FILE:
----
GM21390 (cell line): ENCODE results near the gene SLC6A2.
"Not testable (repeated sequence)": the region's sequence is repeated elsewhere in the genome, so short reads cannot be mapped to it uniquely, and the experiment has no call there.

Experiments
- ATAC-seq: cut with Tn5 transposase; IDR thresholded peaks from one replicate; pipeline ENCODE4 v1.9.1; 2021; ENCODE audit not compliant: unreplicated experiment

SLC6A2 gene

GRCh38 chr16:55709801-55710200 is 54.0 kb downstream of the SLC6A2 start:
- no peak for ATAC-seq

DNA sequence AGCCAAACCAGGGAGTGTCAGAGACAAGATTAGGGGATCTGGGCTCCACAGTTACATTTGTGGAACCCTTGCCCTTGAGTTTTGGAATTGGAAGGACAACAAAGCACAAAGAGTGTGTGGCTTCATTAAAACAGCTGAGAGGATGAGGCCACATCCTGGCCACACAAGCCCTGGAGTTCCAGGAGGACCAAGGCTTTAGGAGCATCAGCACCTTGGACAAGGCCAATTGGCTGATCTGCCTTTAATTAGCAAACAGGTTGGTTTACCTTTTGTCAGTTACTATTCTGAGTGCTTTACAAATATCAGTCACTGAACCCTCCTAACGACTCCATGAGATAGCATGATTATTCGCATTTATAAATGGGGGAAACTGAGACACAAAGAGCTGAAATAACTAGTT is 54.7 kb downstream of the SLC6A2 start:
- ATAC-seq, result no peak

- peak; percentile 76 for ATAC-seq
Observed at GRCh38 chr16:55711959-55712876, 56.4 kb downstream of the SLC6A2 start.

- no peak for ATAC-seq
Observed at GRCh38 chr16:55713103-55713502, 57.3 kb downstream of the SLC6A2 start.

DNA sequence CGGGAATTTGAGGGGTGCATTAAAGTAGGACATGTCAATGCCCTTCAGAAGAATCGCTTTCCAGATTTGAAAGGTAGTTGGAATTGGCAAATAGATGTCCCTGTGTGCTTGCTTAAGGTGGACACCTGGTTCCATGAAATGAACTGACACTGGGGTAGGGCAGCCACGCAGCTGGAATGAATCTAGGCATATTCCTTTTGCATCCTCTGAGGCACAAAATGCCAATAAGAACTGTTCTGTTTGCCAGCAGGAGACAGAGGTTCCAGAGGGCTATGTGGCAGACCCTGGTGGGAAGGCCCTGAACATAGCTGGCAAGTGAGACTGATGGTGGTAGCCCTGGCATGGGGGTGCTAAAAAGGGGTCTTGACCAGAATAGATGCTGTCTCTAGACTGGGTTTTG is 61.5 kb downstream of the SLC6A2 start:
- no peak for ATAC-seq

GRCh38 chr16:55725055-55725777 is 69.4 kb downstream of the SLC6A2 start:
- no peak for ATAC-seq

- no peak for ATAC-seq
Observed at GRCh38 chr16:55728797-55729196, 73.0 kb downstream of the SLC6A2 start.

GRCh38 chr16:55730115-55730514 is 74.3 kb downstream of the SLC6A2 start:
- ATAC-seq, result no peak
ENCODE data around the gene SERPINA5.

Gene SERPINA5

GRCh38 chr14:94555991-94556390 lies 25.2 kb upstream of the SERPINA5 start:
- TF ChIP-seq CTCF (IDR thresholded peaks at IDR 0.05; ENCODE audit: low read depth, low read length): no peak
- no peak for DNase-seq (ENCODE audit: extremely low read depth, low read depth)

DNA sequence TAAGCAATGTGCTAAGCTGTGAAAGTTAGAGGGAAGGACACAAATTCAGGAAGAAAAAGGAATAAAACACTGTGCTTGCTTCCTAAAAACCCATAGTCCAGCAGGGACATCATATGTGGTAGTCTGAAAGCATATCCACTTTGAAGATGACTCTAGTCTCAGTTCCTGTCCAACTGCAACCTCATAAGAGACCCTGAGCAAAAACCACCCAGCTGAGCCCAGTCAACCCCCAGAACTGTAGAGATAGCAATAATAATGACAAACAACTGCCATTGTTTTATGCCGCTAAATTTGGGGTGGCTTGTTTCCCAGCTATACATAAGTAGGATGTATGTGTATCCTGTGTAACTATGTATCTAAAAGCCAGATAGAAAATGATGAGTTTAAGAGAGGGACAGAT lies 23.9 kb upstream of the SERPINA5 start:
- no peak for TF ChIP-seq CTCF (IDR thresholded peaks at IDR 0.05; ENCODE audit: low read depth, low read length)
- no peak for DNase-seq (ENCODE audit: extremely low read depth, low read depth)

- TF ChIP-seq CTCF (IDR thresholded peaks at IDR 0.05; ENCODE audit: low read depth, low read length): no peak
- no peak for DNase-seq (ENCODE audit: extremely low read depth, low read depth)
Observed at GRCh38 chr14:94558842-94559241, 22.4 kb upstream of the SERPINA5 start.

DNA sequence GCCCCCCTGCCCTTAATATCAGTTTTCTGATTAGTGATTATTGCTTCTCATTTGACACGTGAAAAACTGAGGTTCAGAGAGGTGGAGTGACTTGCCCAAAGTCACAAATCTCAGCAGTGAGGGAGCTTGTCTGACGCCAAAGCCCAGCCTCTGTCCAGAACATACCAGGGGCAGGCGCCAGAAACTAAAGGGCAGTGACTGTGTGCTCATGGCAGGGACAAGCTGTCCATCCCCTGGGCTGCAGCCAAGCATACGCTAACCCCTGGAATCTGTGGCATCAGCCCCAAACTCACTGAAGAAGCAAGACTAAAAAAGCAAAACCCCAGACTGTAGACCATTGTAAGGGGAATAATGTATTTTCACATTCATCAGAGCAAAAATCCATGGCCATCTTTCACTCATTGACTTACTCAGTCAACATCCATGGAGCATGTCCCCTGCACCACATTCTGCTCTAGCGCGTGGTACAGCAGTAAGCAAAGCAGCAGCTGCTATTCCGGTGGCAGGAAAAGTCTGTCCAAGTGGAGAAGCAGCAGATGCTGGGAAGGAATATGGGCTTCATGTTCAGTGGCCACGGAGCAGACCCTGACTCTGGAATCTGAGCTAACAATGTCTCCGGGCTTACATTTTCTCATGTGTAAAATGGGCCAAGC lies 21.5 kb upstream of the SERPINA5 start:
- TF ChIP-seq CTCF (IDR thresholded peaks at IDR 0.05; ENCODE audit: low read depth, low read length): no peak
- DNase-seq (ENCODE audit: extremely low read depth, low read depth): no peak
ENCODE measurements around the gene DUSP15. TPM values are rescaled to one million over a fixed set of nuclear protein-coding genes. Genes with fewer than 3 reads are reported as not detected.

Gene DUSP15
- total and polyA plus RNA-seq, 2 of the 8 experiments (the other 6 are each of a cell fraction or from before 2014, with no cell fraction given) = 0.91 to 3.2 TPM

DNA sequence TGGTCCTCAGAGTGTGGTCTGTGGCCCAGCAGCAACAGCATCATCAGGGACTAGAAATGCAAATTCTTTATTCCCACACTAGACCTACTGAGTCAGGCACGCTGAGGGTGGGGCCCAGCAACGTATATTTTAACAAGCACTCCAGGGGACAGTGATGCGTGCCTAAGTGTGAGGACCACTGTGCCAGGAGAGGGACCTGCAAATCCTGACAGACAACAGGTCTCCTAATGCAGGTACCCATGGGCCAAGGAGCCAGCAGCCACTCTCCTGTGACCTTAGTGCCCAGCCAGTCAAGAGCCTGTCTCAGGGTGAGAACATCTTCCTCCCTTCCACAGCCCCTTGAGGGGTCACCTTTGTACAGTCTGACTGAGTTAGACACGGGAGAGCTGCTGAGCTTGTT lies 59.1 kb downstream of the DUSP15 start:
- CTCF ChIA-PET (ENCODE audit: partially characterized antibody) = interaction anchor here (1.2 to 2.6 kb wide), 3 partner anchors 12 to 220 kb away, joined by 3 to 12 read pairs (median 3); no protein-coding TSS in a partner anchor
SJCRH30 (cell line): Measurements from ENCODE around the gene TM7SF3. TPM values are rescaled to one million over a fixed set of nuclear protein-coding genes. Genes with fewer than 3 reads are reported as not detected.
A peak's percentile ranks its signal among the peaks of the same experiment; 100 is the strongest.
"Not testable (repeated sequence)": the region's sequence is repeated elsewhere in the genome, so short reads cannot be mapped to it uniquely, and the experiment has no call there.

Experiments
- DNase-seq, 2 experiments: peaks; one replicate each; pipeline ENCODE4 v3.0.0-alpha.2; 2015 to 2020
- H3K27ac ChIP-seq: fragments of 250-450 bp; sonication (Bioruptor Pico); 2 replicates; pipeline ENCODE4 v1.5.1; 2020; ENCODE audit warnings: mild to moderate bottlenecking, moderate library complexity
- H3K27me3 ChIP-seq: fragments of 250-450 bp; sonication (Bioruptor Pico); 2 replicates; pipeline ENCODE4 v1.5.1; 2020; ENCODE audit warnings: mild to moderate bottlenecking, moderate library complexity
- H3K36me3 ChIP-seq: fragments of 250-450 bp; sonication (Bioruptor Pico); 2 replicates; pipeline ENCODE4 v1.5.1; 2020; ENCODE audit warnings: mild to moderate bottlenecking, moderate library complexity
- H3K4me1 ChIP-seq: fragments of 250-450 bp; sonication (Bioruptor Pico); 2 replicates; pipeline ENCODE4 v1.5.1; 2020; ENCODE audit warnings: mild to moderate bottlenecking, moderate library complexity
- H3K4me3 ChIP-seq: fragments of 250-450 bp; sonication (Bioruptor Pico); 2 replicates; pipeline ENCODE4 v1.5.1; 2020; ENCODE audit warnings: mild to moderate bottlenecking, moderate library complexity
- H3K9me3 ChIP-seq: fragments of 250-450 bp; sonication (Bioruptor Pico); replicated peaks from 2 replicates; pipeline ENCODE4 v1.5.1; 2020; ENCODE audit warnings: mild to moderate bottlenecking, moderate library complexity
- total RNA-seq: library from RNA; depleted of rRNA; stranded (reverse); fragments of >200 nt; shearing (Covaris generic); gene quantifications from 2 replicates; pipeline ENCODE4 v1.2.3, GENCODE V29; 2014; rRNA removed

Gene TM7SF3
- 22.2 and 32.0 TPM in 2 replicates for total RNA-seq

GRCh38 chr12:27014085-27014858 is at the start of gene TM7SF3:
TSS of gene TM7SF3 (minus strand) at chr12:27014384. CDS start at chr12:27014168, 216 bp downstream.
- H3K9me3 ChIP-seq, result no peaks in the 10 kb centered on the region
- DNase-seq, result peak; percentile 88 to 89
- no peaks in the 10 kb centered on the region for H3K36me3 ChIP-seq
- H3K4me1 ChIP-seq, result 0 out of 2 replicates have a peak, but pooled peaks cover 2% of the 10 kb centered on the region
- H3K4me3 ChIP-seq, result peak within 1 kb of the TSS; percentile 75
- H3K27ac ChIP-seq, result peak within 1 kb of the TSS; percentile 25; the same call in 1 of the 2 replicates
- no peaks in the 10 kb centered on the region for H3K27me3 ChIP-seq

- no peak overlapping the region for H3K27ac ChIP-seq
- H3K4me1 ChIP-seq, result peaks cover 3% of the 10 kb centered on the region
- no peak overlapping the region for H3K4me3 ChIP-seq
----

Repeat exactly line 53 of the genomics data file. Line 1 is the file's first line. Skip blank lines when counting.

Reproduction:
Gene TM7SF3